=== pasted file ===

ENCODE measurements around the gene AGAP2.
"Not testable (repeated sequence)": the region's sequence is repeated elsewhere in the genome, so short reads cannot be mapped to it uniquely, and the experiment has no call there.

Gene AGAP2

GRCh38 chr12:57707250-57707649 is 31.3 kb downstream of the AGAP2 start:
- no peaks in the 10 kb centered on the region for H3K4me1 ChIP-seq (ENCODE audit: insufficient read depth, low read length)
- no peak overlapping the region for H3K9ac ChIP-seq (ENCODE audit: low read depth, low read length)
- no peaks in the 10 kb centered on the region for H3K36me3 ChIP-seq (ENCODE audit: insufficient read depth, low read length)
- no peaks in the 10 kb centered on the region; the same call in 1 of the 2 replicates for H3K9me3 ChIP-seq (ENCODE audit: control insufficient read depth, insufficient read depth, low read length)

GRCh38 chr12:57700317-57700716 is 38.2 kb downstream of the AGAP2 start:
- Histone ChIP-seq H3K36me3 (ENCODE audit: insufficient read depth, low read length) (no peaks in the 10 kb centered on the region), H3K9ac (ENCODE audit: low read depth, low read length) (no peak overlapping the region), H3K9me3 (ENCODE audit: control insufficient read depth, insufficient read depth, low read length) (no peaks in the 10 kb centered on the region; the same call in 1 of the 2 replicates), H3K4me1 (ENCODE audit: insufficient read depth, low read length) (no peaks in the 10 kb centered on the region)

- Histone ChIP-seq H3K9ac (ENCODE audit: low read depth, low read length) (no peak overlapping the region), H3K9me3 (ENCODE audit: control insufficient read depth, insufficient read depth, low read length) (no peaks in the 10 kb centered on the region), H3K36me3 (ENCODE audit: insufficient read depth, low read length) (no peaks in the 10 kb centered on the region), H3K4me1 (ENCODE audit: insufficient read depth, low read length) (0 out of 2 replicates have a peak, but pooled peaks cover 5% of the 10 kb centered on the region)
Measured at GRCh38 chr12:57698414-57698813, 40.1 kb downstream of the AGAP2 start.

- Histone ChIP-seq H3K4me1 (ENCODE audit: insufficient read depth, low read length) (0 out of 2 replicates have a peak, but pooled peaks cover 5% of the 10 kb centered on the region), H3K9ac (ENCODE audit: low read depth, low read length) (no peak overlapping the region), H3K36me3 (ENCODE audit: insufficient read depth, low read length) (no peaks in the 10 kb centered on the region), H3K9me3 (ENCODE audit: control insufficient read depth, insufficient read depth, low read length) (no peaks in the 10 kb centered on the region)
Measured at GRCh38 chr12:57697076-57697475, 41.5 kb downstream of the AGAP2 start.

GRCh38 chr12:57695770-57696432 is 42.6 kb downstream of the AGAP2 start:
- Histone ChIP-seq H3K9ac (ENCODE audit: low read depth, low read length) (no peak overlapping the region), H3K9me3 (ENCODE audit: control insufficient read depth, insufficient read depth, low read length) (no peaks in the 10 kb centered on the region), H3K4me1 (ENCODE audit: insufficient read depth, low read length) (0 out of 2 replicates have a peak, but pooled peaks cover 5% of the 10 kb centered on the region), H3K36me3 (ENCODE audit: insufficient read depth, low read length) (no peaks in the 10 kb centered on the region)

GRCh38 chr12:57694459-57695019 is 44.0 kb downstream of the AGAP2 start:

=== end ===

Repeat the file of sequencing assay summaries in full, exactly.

ENCODE measurements around the gene AGAP2.
"Not testable (repeated sequence)": the region's sequence is repeated elsewhere in the genome, so short reads cannot be mapped to it uniquely, and the experiment has no call there.

Gene AGAP2

GRCh38 chr12:57707250-57707649 is 31.3 kb downstream of the AGAP2 start:
- no peaks in the 10 kb centered on the region for H3K4me1 ChIP-seq (ENCODE audit: insufficient read depth, low read length)
- no peak overlapping the region for H3K9ac ChIP-seq (ENCODE audit: low read depth, low read length)
- no peaks in the 10 kb centered on the region for H3K36me3 ChIP-seq (ENCODE audit: insufficient read depth, low read length)
- no peaks in the 10 kb centered on the region; the same call in 1 of the 2 replicates for H3K9me3 ChIP-seq (ENCODE audit: control insufficient read depth, insufficient read depth, low read length)

GRCh38 chr12:57700317-57700716 is 38.2 kb downstream of the AGAP2 start:
- Histone ChIP-seq H3K36me3 (ENCODE audit: insufficient read depth, low read length) (no peaks in the 10 kb centered on the region), H3K9ac (ENCODE audit: low read depth, low read length) (no peak overlapping the region), H3K9me3 (ENCODE audit: control insufficient read depth, insufficient read depth, low read length) (no peaks in the 10 kb centered on the region; the same call in 1 of the 2 replicates), H3K4me1 (ENCODE audit: insufficient read depth, low read length) (no peaks in the 10 kb centered on the region)

- Histone ChIP-seq H3K9ac (ENCODE audit: low read depth, low read length) (no peak overlapping the region), H3K9me3 (ENCODE audit: control insufficient read depth, insufficient read depth, low read length) (no peaks in the 10 kb centered on the region), H3K36me3 (ENCODE audit: insufficient read depth, low read length) (no peaks in the 10 kb centered on the region), H3K4me1 (ENCODE audit: insufficient read depth, low read length) (0 out of 2 replicates have a peak, but pooled peaks cover 5% of the 10 kb centered on the region)
Measured at GRCh38 chr12:57698414-57698813, 40.1 kb downstream of the AGAP2 start.

- Histone ChIP-seq H3K4me1 (ENCODE audit: insufficient read depth, low read length) (0 out of 2 replicates have a peak, but pooled peaks cover 5% of the 10 kb centered on the region), H3K9ac (ENCODE audit: low read depth, low read length) (no peak overlapping the region), H3K36me3 (ENCODE audit: insufficient read depth, low read length) (no peaks in the 10 kb centered on the region), H3K9me3 (ENCODE audit: control insufficient read depth, insufficient read depth, low read length) (no peaks in the 10 kb centered on the region)
Measured at GRCh38 chr12:57697076-57697475, 41.5 kb downstream of the AGAP2 start.

GRCh38 chr12:57695770-57696432 is 42.6 kb downstream of the AGAP2 start:
- Histone ChIP-seq H3K9ac (ENCODE audit: low read depth, low read length) (no peak overlapping the region), H3K9me3 (ENCODE audit: control insufficient read depth, insufficient read depth, low read length) (no peaks in the 10 kb centered on the region), H3K4me1 (ENCODE audit: insufficient read depth, low read length) (0 out of 2 replicates have a peak, but pooled peaks cover 5% of the 10 kb centered on the region), H3K36me3 (ENCODE audit: insufficient read depth, low read length) (no peaks in the 10 kb centered on the region)

GRCh38 chr12:57694459-57695019 is 44.0 kb downstream of the AGAP2 start: